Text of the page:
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of the P.F. Bresee Foundation, a nonprofit community center in Los Angeles’ Mid-Wilshire district. In 2000, he was elected as the eighth president of Nazarene Theological Seminary. Benefiel is currently serving as the Dean of the School of Theology and Christian Ministry at Point Loma Nazarene University. Grace & Peace Magazine asked Ron to respond to a few questions about being Nazarene, his ministry in Los Angeles, and his thoughts on Bresee. 

 

 

 
 

G&P:WHAT DOES IT MEAN TO YOU TO BE PART OF THE NAZARENE FAMILY?

 
 
 
 

Benefiel: In many ways, being a Nazarene is as much a part of my identity as being a Benefiel. The Church of the Nazarene nurtured and “raised” me as a follower of Jesus Christ. I owe a great deal to the tradition. And what a great tradition it is! God raised up the people called Nazarenes and specifically called us to be a holy people to minister to and among the poor. Growing up, I always wondered about the name: “Church of the Nazarene.” Timothy Smith, in Called Unto Holiness, says that the name came to J. P. Widney after a night of prayer. In adopting the name, early Nazarenes believed that Jesus of Nazareth, who identified with the lowly, “toiling masses of the world," is the One for whom our Church should be named.

 
 
 
 

G&P: YOU SERVED AS PASTOR OF LOS ANGELES FIRST CHURCH OF THE NAZARENE FOR MANY YEARS. WHAT ARE YOUR IMPRESSIONS OF THAT TIME?

 
 
 
 

Benefiel: It was a real privilege to serve as pastor of Los Angeles First Church of the Nazarene, Bresee’s church, the church many people consider to be the founding church—certainly in the West. Throughout most of its history, the congregation celebrated Founder’s Day on the third Sunday of October. On that day, we remembered Bresee, the founding of the church, and the reason for our existence. Bresee’s vision of a worldwide church—that the sun would never set on the Church of the Nazarene—was quite literally true of us there in Los Angeles. On any given Sunday, people from 30 different nationalities would come together and worship. Even today, those congregations have a sense of pride and gratitude in being Nazarene and of being part of what God raised up in the beginning under Bresee.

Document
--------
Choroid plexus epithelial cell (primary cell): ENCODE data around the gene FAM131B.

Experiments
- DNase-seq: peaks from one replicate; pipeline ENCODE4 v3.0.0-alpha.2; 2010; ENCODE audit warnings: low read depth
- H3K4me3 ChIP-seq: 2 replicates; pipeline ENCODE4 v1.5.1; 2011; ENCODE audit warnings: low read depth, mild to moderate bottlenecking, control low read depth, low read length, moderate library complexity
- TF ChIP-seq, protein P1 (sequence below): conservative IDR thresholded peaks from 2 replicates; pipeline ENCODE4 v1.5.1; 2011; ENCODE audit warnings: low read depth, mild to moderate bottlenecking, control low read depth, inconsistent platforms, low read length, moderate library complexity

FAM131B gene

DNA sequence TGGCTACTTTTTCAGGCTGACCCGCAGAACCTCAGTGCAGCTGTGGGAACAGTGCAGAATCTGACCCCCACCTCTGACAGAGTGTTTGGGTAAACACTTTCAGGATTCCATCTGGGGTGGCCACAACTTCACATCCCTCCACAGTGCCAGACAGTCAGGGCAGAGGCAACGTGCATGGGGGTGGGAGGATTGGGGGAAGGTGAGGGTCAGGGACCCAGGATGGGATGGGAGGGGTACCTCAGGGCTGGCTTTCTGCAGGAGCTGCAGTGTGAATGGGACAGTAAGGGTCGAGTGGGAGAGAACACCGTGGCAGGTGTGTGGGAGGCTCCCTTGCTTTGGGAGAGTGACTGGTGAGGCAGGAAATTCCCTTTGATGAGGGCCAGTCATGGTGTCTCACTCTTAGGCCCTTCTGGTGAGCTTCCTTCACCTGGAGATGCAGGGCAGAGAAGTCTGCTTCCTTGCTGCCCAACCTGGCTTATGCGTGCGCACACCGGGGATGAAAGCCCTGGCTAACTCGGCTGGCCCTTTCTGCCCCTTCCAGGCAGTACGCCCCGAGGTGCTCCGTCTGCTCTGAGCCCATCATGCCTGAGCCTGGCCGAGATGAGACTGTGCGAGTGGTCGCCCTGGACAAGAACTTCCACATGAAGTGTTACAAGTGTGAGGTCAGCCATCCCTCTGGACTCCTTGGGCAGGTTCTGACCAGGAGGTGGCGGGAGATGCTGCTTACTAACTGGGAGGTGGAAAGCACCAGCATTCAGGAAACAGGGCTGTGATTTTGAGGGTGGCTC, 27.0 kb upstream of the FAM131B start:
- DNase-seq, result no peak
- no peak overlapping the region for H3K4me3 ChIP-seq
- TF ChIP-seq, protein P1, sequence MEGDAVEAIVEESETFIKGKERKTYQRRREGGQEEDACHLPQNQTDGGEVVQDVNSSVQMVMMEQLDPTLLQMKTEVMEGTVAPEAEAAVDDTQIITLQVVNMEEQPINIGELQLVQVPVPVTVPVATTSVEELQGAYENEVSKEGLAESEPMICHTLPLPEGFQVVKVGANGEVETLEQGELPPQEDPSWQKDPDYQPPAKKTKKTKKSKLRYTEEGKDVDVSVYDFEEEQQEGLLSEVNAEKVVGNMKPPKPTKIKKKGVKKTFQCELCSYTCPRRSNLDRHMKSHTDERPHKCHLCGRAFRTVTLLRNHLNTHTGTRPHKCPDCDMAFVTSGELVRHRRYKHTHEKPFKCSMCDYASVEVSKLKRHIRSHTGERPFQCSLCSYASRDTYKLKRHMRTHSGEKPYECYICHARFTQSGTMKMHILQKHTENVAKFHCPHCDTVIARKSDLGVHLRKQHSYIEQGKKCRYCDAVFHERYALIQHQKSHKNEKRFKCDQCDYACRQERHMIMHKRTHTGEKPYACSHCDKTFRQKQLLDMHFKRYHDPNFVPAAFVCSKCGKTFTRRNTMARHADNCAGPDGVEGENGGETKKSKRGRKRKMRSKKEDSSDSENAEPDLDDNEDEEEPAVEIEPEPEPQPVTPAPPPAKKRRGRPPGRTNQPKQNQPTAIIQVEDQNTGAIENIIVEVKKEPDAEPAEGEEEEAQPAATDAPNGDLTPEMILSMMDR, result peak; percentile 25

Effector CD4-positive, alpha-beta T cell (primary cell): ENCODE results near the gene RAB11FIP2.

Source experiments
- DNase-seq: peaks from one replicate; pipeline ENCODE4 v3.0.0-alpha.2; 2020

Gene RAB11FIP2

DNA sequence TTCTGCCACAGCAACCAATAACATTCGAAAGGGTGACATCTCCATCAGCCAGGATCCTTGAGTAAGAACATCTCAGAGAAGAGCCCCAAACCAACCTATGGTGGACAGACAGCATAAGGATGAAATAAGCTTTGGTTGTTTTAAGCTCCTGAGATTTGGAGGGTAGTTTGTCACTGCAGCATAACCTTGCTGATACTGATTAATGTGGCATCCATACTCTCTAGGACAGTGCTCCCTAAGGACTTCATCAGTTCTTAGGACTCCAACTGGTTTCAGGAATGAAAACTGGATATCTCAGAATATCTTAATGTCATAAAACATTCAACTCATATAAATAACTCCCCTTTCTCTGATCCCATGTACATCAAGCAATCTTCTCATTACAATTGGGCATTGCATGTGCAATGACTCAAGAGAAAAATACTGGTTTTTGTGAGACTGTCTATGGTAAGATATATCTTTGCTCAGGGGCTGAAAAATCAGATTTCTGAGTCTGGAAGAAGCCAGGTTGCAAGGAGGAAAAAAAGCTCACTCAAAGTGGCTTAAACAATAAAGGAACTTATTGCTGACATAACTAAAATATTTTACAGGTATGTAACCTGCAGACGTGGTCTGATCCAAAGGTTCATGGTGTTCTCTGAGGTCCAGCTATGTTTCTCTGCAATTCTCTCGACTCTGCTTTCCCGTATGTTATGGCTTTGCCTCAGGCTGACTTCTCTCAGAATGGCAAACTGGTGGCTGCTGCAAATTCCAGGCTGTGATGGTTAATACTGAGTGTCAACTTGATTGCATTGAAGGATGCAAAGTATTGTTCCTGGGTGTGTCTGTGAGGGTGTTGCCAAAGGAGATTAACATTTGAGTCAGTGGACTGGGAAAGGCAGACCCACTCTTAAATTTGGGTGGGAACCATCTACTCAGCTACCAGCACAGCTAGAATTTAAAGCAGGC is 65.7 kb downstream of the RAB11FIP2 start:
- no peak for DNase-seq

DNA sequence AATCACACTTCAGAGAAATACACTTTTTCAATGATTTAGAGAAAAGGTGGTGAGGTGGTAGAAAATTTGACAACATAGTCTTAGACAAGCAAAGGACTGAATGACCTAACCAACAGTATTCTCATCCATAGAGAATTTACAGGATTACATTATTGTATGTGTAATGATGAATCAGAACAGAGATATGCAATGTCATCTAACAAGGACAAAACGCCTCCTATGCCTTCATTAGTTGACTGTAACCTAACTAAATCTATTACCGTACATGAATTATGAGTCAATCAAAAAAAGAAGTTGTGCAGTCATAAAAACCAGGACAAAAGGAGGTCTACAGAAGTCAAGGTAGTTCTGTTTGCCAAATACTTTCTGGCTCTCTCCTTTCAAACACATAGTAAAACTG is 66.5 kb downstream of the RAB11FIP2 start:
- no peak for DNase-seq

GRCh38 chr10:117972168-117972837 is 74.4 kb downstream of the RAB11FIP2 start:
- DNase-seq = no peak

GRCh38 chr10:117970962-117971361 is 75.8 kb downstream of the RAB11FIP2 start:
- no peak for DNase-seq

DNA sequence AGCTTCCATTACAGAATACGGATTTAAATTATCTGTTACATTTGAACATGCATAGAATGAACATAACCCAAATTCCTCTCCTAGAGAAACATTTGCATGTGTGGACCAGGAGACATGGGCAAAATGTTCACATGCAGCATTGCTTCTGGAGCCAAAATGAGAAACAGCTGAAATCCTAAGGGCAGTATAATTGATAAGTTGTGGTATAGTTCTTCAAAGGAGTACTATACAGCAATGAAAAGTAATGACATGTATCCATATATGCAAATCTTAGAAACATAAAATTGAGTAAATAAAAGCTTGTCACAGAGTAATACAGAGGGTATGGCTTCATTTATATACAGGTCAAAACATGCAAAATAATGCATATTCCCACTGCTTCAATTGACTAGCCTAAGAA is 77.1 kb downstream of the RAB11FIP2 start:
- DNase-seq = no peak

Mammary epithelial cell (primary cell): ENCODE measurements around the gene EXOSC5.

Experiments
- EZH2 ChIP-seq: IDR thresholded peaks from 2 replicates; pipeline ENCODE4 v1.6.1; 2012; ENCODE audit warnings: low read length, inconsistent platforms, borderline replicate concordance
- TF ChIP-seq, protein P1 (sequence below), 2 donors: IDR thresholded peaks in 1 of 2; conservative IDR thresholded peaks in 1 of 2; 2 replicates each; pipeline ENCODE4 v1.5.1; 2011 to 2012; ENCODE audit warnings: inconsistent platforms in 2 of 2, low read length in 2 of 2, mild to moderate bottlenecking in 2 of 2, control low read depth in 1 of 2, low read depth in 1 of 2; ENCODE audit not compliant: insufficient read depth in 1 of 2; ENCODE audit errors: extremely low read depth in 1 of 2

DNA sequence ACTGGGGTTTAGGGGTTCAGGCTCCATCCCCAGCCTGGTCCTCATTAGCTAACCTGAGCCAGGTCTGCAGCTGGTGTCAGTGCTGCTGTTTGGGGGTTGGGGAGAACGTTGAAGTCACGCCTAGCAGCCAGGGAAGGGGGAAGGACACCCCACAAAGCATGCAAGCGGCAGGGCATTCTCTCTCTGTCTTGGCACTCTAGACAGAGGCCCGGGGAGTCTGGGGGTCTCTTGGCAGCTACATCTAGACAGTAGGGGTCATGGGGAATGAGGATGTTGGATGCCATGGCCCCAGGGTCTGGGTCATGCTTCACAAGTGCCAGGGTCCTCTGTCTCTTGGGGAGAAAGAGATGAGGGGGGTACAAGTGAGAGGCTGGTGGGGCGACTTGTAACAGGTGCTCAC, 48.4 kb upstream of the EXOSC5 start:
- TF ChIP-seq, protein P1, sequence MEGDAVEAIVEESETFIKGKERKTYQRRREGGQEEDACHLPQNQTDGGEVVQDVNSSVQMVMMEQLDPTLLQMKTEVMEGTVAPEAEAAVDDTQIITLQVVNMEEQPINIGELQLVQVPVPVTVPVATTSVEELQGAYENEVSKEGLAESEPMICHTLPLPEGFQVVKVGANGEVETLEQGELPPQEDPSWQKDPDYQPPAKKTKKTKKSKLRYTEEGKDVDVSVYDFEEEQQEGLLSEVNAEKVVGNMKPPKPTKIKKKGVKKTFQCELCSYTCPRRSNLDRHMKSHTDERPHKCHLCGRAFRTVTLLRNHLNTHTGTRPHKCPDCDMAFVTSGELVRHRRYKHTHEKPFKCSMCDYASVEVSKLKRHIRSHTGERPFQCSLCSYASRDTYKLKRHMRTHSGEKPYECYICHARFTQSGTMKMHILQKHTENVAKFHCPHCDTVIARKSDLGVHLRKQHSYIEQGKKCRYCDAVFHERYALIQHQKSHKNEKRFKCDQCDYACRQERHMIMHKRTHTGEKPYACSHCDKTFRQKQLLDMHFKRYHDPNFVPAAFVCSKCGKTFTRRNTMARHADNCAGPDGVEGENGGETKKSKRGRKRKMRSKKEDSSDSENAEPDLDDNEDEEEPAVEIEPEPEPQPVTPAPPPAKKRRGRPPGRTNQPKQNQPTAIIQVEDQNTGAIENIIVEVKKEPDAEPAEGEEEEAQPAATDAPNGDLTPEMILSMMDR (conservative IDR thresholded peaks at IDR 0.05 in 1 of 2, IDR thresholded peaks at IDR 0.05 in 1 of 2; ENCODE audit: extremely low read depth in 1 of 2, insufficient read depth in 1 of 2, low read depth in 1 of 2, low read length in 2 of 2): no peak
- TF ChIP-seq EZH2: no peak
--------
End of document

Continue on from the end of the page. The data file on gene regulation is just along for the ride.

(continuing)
One of the saints from my tenure was Mary Stewart. Mary had been the pianist for 65 years, and her mother had been the pianist when Bresee founded the church. When I came, Mary was the only person in the congregation who had any direct memory of Bresee. She told us one story over and over again: “When I was a little girl, Phineas Bresee would come out on the platform, and you could tell he had been in the presence of God.” This was a story from generations past to generations future. Here was someone reminding us that Bresee was a man of integrity, a man of Christian character, and even as a little girl, she knew that he was a man of God.

 
 
 
 

G&P: WHAT DO YOU SEE AS BRESEE’S VALUE TO THE NAZARENE MOVEMENT?